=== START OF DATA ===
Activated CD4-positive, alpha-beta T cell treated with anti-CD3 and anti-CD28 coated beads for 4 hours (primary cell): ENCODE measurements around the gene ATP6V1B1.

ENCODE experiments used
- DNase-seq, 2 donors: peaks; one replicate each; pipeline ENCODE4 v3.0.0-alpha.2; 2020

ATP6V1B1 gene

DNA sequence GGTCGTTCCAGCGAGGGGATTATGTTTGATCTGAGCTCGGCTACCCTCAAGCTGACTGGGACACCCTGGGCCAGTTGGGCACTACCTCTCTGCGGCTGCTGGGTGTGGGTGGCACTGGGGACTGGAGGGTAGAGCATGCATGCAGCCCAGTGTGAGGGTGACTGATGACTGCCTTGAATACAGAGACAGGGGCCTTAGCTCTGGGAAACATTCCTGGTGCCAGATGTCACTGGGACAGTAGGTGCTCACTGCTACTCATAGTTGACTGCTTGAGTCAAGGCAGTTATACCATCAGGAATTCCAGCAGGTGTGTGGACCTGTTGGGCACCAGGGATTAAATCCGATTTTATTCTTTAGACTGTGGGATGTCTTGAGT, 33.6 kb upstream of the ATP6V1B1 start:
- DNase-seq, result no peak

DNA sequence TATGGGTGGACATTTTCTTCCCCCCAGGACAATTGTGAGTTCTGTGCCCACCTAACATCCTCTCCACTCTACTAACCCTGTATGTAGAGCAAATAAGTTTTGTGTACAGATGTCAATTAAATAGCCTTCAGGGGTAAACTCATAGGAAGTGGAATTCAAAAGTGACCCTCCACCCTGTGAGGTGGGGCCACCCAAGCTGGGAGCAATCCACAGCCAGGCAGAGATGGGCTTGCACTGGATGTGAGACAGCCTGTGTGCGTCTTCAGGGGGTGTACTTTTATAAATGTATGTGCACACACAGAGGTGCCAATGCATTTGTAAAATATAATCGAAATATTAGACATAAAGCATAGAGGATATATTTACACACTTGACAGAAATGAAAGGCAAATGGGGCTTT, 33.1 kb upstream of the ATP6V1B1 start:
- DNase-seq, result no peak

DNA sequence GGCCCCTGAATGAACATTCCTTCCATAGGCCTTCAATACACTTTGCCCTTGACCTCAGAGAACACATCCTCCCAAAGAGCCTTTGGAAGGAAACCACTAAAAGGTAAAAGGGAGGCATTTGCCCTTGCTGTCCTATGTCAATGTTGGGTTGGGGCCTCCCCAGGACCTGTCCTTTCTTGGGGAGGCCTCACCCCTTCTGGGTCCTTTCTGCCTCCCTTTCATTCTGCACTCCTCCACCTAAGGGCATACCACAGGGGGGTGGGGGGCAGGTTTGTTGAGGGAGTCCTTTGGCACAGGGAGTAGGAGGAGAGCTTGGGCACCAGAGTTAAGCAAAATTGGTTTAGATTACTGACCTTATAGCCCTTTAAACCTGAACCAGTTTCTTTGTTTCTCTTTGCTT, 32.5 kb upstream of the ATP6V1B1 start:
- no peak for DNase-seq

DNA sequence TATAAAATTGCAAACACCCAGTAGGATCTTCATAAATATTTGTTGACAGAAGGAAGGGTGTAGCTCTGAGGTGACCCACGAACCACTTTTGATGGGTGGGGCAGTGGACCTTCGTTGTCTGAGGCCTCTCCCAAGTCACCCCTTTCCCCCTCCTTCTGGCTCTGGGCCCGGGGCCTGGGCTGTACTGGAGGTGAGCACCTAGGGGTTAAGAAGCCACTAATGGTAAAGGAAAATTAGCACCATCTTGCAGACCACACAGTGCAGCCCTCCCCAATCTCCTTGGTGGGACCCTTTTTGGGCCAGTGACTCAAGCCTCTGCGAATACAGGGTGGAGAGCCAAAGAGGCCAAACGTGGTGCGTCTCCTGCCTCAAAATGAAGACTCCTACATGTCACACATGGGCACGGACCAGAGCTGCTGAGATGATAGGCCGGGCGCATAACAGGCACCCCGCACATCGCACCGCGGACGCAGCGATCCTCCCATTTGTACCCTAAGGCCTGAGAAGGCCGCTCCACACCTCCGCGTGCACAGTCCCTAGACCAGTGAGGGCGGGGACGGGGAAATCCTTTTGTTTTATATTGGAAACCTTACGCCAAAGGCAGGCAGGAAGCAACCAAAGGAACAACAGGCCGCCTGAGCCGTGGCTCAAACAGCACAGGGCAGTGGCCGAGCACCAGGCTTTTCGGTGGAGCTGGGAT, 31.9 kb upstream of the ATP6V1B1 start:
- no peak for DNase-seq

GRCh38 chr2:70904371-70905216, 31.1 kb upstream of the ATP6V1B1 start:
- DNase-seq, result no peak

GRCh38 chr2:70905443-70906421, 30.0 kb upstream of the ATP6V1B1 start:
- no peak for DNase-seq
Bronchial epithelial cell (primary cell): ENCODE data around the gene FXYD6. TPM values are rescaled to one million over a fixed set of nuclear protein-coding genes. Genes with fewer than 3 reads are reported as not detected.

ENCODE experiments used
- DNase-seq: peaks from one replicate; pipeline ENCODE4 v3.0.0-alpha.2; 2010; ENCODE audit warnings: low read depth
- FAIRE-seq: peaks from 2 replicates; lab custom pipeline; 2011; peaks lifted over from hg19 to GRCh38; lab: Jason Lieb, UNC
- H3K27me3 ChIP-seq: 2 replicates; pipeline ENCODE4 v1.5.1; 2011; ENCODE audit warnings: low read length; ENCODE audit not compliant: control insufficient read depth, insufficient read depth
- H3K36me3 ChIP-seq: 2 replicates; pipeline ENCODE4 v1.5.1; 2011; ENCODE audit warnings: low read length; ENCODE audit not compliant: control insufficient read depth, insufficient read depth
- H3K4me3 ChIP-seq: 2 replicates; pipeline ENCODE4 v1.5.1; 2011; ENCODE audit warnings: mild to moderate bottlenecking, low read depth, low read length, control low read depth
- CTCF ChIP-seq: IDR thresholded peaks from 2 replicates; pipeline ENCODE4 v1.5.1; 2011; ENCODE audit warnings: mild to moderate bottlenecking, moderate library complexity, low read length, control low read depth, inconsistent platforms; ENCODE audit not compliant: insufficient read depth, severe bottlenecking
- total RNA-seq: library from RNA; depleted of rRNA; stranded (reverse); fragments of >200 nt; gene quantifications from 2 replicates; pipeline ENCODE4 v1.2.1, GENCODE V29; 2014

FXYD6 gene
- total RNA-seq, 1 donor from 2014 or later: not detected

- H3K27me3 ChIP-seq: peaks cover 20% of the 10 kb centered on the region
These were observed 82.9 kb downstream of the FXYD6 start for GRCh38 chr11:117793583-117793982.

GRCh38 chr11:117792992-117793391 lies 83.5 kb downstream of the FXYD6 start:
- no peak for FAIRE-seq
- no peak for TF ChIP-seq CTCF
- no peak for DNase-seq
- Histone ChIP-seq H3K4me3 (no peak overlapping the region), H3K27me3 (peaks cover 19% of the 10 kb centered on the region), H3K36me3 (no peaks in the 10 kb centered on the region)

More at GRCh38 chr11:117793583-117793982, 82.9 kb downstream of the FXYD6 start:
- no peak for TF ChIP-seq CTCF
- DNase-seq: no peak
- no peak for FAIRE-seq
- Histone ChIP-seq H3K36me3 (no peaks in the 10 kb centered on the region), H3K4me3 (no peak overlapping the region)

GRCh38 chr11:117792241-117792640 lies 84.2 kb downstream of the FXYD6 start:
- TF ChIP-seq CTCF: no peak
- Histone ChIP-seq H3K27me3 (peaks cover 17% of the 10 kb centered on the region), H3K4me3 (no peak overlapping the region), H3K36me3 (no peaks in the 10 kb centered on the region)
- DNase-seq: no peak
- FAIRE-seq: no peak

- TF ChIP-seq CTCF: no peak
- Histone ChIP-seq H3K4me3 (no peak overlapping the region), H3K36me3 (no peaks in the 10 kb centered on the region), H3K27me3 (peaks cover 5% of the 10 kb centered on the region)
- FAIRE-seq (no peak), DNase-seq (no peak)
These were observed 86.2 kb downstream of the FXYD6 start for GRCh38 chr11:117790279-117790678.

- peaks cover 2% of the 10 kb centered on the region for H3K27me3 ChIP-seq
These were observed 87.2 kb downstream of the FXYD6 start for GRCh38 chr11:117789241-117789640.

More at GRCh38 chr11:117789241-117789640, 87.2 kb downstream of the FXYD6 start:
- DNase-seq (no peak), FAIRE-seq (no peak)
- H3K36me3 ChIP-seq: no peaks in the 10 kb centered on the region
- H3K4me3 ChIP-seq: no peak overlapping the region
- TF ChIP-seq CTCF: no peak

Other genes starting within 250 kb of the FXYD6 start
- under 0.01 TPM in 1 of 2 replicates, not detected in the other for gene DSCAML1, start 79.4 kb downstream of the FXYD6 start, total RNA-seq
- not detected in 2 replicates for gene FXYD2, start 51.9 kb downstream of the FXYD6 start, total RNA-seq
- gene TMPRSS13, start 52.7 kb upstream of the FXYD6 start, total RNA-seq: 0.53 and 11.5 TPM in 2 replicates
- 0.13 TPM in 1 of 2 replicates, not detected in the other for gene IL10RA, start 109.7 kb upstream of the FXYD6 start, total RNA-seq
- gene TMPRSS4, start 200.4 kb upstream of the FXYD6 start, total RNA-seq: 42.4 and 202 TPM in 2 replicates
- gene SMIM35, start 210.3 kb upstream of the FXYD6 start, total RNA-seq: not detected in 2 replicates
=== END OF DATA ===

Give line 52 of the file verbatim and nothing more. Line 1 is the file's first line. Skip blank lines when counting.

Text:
- DNase-seq (no peak), FAIRE-seq (no peak)